This article was originally written by Lura Jackson and published in the Calais Advertiser (www.thecalaisadvertiser.com) on March 10th, 2016. It is used with permission.
Of the many brave and distinguished soldiers who have come from Calais over the past centuries to fight in wars both domestic and abroad, there is one that has received the highest commendation possible: the Medal of Honor. Horatio Nelson Young was only eighteen when he answered the call to battle during the American Civil War.
Born in Calais on July 19th, 1845, Young was among the thousands of Maine soldiers that joined the Union cause. As the first state aligned with the new Republican platform, and with Abraham Lincoln choosing Mainer Hannibal Hamlin as his Vice President, soldier participation from the state was the highest per capita in all of the Union.
Young traveled to Boston to join the United States Navy, and was soon assigned to the USS Lehigh. The Lehigh was a 200-foot long Passaic-class ironclad monitor, floating low in the water with its deck and pilothouse emerging from just above the surface. The Lehigh was part of the South Atlantic Blockading Squadron based off of Charleston Harbor in South Carolina, and summarily it engaged in frequent attacks against Fort Sumter.
On one particular morning in mid-November, the Lehigh was at rest in the harbor and all seemed relatively quiet. Unfortunately for the ship and her crew, nearby Confederates at Fort Moultrie were the first to realize that the Lehigh had actually run aground in the harbor’s soft sands. Under the command of Captain Jacob Valentine, soldiers at Fort Moultrie proceeded to launch no less than 180 shots at the Lehigh, while soldiers at Battery Rutledge unleashed an additional 89 shots and 33 shells.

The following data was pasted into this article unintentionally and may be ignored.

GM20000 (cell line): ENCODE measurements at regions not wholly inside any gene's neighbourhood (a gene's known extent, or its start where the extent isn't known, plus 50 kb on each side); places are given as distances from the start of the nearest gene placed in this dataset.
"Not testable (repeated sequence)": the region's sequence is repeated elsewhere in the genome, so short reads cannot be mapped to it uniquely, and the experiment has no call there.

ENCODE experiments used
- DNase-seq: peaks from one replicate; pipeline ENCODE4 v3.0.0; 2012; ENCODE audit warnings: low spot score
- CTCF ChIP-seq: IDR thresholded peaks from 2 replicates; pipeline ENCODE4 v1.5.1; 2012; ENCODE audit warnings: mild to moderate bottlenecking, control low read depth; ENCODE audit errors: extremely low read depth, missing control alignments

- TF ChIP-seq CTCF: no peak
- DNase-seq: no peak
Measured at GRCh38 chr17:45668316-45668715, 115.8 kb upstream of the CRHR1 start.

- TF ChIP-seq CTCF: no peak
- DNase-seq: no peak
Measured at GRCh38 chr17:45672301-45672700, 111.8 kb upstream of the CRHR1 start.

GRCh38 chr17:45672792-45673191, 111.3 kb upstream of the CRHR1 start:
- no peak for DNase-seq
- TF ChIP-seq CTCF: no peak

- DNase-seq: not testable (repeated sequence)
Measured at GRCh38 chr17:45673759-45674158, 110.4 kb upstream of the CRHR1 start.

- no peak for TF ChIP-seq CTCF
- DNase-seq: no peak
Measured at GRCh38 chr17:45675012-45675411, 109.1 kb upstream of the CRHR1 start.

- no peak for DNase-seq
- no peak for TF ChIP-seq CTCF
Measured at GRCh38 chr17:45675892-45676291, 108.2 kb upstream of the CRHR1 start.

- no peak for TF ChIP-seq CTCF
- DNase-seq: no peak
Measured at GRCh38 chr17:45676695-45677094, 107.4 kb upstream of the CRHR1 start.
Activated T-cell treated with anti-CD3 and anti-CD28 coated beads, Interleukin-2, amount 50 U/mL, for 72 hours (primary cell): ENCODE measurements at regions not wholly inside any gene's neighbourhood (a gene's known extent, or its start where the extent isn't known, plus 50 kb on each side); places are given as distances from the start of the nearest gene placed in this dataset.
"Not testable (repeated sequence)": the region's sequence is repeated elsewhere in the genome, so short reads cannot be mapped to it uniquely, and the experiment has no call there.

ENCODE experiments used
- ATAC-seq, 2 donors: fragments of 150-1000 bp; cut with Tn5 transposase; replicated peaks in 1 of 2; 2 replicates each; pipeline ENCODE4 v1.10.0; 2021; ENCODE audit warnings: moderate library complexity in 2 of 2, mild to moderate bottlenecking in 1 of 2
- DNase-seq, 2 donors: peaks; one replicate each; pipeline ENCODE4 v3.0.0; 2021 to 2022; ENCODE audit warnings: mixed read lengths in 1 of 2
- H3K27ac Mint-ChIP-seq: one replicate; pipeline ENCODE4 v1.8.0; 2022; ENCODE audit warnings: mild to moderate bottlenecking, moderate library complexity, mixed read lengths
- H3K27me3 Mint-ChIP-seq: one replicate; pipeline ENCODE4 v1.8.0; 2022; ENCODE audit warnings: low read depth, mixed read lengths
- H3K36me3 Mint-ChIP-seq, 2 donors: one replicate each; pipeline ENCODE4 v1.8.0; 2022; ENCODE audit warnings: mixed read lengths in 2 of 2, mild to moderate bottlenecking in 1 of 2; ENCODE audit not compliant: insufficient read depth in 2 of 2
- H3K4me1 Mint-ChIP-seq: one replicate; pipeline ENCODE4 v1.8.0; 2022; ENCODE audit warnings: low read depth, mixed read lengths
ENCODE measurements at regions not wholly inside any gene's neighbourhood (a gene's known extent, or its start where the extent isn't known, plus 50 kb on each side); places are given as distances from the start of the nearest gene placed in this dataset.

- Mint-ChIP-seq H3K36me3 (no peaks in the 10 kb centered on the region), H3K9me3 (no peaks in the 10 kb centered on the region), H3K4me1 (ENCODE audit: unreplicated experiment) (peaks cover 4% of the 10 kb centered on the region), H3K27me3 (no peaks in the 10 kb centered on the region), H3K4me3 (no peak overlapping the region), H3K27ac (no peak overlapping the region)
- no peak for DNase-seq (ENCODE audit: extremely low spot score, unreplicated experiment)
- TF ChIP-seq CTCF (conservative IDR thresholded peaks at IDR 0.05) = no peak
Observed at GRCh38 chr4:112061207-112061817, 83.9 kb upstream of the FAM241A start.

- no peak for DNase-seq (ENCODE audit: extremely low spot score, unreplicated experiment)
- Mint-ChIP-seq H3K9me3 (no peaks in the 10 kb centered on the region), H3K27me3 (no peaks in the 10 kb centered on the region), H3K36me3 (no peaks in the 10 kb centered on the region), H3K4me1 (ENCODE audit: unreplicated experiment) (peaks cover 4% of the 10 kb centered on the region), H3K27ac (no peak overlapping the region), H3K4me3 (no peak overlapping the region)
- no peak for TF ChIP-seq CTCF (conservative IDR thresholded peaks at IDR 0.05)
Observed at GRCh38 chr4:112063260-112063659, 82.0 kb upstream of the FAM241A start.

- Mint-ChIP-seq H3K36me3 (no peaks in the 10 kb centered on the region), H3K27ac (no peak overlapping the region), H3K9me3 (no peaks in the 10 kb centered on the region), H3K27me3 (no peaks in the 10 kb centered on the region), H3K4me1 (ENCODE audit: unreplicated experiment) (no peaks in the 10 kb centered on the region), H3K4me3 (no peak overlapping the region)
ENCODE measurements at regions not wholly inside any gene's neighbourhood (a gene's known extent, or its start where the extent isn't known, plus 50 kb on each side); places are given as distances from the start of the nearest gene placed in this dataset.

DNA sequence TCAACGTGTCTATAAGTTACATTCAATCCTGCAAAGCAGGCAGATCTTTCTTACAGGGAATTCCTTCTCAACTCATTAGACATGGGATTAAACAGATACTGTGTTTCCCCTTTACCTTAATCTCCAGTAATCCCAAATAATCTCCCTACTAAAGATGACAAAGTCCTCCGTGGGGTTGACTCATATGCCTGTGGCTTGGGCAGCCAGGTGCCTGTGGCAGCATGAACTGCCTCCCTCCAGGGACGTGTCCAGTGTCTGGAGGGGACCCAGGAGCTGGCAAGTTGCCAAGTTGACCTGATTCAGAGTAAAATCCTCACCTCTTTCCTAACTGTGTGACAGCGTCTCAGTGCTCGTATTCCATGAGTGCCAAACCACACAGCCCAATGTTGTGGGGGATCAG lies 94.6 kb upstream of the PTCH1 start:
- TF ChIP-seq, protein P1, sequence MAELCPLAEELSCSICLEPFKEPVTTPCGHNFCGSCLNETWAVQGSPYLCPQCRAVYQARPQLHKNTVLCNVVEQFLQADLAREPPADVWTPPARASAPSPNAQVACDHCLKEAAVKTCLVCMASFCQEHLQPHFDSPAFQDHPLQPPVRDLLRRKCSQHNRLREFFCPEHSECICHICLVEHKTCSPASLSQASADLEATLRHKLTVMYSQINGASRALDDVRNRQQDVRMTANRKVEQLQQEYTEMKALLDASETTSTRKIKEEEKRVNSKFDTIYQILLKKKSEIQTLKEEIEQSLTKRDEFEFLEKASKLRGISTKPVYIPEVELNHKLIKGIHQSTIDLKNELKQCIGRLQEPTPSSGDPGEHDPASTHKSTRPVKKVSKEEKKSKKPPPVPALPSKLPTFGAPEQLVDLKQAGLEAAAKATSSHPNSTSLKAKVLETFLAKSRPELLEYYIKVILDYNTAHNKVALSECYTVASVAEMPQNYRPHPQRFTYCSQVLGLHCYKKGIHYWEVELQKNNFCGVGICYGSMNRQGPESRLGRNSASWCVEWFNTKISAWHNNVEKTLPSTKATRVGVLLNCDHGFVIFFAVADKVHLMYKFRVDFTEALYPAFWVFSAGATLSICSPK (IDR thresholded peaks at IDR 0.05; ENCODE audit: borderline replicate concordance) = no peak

Lehigh Commander Andrew Bryson recounts the event. “…as soon as they perceived that the ship was ashore, they opened on me from nine different batteries, striking twenty-two times, nine of which are wounds on the deck plating, and these are the most serious of all the wounds received.”
Unable to free itself, the Lehigh had no options but to endure the barrage of fire from the enemy artillery. Three other monitors—the USS Nahant, Montauk, and Passaic—soon responded to offer aid to the Lehigh, or at least to distract the enemy gunners. Each of the three monitors unleashed heavy fire on the opposing forts, and were soon joined in by batteries at Morris Island.
As the day progressed, concern mounted that the Lehigh would remain trapped past the point of high tide, leaving her open to be fired at for the remainder of the afternoon. Efforts to pass a rope to the Nahant by rowing a small boat between the ships were attempted multiple times. Twice they succeeded, but both times, a skilled Confederate shot the rope and broke it. Three crewmen—including Calais’ Young—tried a third time to row over to the Nahant and successfully create a lasting line, all while shells rained down around them.
Even though no Confederate shot the line drawn by Young and his comrades, the rope strained, frayed, and nearly broke in the effort of moving the 1,335 ton vessel. Just before noon, the vessel was finally freed.
“[Young’s] courageous action while under severe enemy fire enabled the Lehigh to be freed from her helpless position,” the presidential commendation for the Medal of Honor reads.
In recognition of Young, the St. Croix Historical Society is raising $250 to purchase a commemorative brick at Memorial Park in Calais. “It’s an honor for any town to have been the home of the recipient of the Congressional Medal of Honor,” SCHS President Al Churchill said. “A brick in our memorial at the park may not be a worthy tribute to Horatio Young given the magnitude of his heroism but it represents some recognition, however belated, by the community of his service and sacrifice.”
To make a contribution, send a check with “Young Memorial” in the memo line to: St. Croix Historical Society, P.O. Box 242, Calais, ME 04619, or visit stcroixhistorical.com/?page_id=400 and click “Donate”.